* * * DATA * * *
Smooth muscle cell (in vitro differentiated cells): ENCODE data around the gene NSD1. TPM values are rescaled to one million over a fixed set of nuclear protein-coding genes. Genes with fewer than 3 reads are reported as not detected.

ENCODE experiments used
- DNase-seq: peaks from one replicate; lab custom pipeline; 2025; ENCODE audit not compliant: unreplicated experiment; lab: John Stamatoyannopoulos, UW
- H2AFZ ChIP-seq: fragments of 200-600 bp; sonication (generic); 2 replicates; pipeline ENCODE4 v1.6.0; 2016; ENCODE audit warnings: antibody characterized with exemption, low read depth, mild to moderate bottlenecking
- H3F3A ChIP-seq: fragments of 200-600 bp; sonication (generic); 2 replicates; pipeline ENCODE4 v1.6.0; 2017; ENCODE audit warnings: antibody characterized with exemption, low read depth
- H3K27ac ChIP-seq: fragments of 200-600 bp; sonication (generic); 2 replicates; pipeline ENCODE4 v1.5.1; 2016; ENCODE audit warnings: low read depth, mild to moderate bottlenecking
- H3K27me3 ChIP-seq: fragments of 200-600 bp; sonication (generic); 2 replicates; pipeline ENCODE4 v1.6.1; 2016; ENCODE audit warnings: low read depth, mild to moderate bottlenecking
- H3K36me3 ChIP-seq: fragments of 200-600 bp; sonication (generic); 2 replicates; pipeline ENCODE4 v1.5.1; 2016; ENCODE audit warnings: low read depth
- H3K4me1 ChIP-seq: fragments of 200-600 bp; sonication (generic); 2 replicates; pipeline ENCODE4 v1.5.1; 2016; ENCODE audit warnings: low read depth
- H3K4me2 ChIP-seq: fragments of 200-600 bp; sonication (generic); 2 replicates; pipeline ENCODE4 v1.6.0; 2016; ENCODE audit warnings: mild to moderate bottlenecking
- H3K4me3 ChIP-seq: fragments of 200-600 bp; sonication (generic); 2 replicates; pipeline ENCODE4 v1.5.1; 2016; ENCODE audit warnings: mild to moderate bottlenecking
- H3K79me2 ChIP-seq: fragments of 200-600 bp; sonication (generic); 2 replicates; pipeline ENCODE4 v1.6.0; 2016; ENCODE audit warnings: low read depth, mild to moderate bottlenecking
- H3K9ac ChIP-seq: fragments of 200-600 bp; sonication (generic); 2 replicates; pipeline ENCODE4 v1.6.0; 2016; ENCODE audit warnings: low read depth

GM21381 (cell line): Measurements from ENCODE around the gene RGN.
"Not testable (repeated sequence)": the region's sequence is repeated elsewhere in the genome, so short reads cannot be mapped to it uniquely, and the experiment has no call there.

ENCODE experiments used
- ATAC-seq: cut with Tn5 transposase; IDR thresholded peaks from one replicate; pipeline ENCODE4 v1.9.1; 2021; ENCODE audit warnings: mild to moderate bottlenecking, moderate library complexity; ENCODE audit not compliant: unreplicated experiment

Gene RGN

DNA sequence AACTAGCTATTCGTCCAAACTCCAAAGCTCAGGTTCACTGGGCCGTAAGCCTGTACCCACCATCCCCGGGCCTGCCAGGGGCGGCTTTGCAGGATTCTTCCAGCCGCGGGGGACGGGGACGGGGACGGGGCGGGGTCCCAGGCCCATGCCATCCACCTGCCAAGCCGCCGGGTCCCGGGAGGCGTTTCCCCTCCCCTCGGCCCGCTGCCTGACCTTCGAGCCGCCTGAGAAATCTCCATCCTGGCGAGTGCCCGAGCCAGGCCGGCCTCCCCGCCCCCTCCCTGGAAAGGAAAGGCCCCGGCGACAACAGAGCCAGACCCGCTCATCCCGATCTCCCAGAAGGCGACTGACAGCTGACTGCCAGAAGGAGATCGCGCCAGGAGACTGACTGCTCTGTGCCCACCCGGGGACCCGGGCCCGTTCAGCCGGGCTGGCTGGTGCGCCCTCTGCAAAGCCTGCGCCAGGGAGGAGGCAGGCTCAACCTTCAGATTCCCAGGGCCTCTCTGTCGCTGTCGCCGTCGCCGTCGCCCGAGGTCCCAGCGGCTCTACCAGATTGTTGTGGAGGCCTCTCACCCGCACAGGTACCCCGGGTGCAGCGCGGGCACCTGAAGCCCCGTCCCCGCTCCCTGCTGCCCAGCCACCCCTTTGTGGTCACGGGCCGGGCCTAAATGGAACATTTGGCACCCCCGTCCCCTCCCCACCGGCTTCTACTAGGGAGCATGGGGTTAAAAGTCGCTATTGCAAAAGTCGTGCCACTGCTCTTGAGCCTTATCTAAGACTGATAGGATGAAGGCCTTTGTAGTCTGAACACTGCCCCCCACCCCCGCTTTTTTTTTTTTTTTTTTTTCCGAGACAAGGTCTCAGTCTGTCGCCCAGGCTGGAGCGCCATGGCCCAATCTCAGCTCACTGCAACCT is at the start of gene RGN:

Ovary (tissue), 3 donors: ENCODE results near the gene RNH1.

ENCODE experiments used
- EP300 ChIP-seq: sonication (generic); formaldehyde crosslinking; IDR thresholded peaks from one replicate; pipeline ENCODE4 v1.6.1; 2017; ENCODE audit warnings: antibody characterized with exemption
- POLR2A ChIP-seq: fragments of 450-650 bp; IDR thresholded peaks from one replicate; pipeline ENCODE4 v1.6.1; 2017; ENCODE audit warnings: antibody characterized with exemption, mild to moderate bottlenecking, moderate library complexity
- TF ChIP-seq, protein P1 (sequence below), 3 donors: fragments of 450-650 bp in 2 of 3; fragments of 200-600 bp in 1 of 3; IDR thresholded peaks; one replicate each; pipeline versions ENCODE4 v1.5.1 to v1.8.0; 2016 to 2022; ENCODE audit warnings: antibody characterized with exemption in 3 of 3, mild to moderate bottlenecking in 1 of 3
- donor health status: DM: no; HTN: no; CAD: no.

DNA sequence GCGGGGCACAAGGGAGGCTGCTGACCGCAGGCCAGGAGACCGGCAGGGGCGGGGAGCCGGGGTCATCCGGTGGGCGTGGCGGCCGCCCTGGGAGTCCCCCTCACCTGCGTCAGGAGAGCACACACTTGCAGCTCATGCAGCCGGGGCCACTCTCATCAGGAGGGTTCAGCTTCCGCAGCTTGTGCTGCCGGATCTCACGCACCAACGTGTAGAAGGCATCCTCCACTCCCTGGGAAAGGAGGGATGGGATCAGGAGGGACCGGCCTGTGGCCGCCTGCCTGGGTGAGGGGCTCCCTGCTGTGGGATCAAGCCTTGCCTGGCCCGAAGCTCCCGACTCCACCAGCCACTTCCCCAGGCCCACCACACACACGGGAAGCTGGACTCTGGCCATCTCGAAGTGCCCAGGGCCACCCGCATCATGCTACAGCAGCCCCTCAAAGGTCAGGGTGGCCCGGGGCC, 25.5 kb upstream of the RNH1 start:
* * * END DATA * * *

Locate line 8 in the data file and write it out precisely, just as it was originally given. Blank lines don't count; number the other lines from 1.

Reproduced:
- H3K36me3 ChIP-seq: fragments of 200-600 bp; sonication (generic); 2 replicates; pipeline ENCODE4 v1.5.1; 2016; ENCODE audit warnings: low read depth